“Someday… SOME day… I’ll have a gift wrapping station for myself…”  My client said this wistfully while we were working on another project about a week ago. It hadn’t come up on her wish list when we talked about the rest of her home.  Everything on her list had been very practical, and benefitting the entire family of 6.

       As a mom of 4 kids and part of a much larger family of cousins and such, this client finds herself constantly wrapping gifts. Lucky for her, it’s also a task she enjoys doing.  It was just a pain to do, and when she has to do it as often as she does, it becomes a regular part of life.  The problems were:

  • She has no dedicated space for either wrapping or storing her supplies.  Any time she needs to wrap things, she has to gather things from other areas, and find a place to work that is clear enough to use at the time.

  • It all needs to be cleaned up promptly afterwards, which is fine for one gift, but annoying during the holiday season.

  • When she wants wrapping paper, her husband has to fetch it for her from a place way in the basement because she can’t find them or reach them.

  • Gift bags get stashed in other places, especially ones that come in and can be re-used

  • Scissors can disappear in a house like this, with 4 kids!  They need to be hunted down each time.

  • She rarely used ribbons, since they require a bit more space to really use the kind she’d like to use, if it were easier.

       I had asked her where she imagined this space would be some day, and she said her basement, once they were done finishing it in the (somewhat far off) future. When we were touring her semi-finished basement later that day, I noticed that the space under the staircase was pretty large, and currently filled with cubicles and toys that don’t seem to be in the rotation at this point in her kids’ life, and some bags I knew were already filled with donations.  I eyed it up and said, “Don’t you think this space would make a good wrapping station?”   Her eyes lit up!  She saw what I saw:  a wide space, good height (especially for her), and most of what was under there would probably get gobbled up in a donation-gathering anyway.

stairs before

       Around the corner from that space, I saw some boxes of things to be donated in a corner, but they were sitting on top of a rolling butcher block kitchen cart, with shelves underneath. I asked about it, and she said they used to use it in the kitchen, weren’t using it anymore, it just came down here with no plan.  I said to her, “I bet you could wrap gifts on it…”  And the plan was in place!

       On my next visit, we had two objectives:  Get all the donation items in the basement ready for a scheduled pick up (which emptied out both the under-the-stairs area and the on-top-of-the-cart stash, and set up the basics for a wrapping paper station.  I’d purchased some supplies that I thought we could try out in the space, and we went to work.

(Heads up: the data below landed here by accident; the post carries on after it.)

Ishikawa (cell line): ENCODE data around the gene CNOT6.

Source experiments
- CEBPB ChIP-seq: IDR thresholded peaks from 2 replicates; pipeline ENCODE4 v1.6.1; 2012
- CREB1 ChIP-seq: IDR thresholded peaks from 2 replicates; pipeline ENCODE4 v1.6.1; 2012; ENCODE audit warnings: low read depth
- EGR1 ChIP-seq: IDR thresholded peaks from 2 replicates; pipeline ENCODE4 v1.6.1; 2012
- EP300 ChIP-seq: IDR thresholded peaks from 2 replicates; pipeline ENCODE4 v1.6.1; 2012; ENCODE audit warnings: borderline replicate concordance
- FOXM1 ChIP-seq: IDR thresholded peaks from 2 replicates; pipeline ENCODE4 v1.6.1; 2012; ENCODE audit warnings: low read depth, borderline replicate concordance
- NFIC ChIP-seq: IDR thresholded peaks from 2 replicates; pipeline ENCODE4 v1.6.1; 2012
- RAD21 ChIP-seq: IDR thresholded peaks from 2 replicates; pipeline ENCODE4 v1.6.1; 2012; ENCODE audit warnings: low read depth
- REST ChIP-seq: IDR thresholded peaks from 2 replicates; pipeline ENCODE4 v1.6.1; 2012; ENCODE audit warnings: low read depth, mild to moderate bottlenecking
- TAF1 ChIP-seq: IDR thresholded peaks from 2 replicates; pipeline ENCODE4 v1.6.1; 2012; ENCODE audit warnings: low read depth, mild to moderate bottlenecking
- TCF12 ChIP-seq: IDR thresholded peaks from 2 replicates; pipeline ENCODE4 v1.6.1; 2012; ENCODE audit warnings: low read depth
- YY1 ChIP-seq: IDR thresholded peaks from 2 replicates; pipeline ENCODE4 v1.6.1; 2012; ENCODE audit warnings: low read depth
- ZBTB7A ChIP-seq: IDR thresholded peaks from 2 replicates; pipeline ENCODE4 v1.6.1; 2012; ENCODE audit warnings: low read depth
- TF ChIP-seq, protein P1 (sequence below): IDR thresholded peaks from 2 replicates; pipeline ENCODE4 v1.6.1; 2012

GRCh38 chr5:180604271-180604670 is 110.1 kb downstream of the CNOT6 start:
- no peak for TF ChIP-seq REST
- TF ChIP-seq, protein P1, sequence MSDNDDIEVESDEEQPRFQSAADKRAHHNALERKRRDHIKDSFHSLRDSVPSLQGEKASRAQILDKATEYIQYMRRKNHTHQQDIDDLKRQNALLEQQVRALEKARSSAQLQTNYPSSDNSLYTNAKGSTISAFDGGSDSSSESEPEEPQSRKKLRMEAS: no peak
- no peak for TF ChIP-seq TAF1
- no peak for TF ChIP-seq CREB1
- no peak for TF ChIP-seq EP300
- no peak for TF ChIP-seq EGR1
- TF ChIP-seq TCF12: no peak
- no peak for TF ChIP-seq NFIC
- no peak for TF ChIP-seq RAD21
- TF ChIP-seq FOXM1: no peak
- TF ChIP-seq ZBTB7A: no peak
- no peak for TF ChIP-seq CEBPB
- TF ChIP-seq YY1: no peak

We needed to find space for multiple sizes of gift bags, wrapping paper rolls (but not a lot of them), ribbon, bows, tissue paper and supplies like scissors and tape.  I didn’t want to nail or screw anything into the wall, but there is certainly potential to do that in the future if she wants. So, we used 3M Command Hooks for a few items, and started to layout the best arrangement of things.

stairs after

stairs after 2

       All in all, it was a great upgrade to a wasted space for something she really imagined was a huge luxury to have! Here are some of the great features of the space:

  • The repurposed cart will roll out to wherever she wants to use it, if she needs more room.  She even has a large area of wide-open floor next to it if she’s working on something large or cumbersome.

  • A pants hanger, with swing-out arms, holds ribbon either in-place over the cart to use, or comes off the hanger easily.

  • The pants hanger can also be used for things like scissors or tape.

  • Gift bags are organized by size and stored in other bags (that she will likely not use). (She may pick up plain brown ones to have all three bag holders match, too).

  • Clear plastic pails from a craft store help for see-through storage of bows (on shelf under cart) and tools like scissors or tape.

  • The garbage pail has a flat back and nestles perfectly under the stairs, but is deep enough that both short and taller rolls fit well under different stair heights.

  • Tissue paper will lie flat on the lower shelves, out of the way, stored neatly.

  • 3M Command hooks allow for non-permanent, but sturdy, placement of tools right now. If she wants to move things around, she can. If she wants to make them more permanent, some nails or hooks in the wall will work fine.

  • Another trash pail in the space will be convenient for collecting trash or recycling after wrapping.

  • She’ll add some battery-powered task lighting under the stairs to make it a brighter space.

  • She even has room to store a small tote or two of party supplies she uses regularly, stashed in other places in the house.

  • We spent some money on a few supplies (the garbage pail and hanger, and the Command hooks), but for the most part, this was a very inexpensive remake.

  • And, because it is in the basement, if she needs some privacy while wrapping gifts that are meant to be a surprise, she can use the space when the kids are not there, and not have to drag out and gather all her wrapping supplies in some temporary place every time she wants to do something, or have it take over her bedroom, which really needs to be a bedroom!

This was such a fun project, and we were done with the clear out and the set up in less than two hours. The important thing is that we were able to turn a dream that turned out to be not so lofty into reality, and my client is thrilled with her new space!



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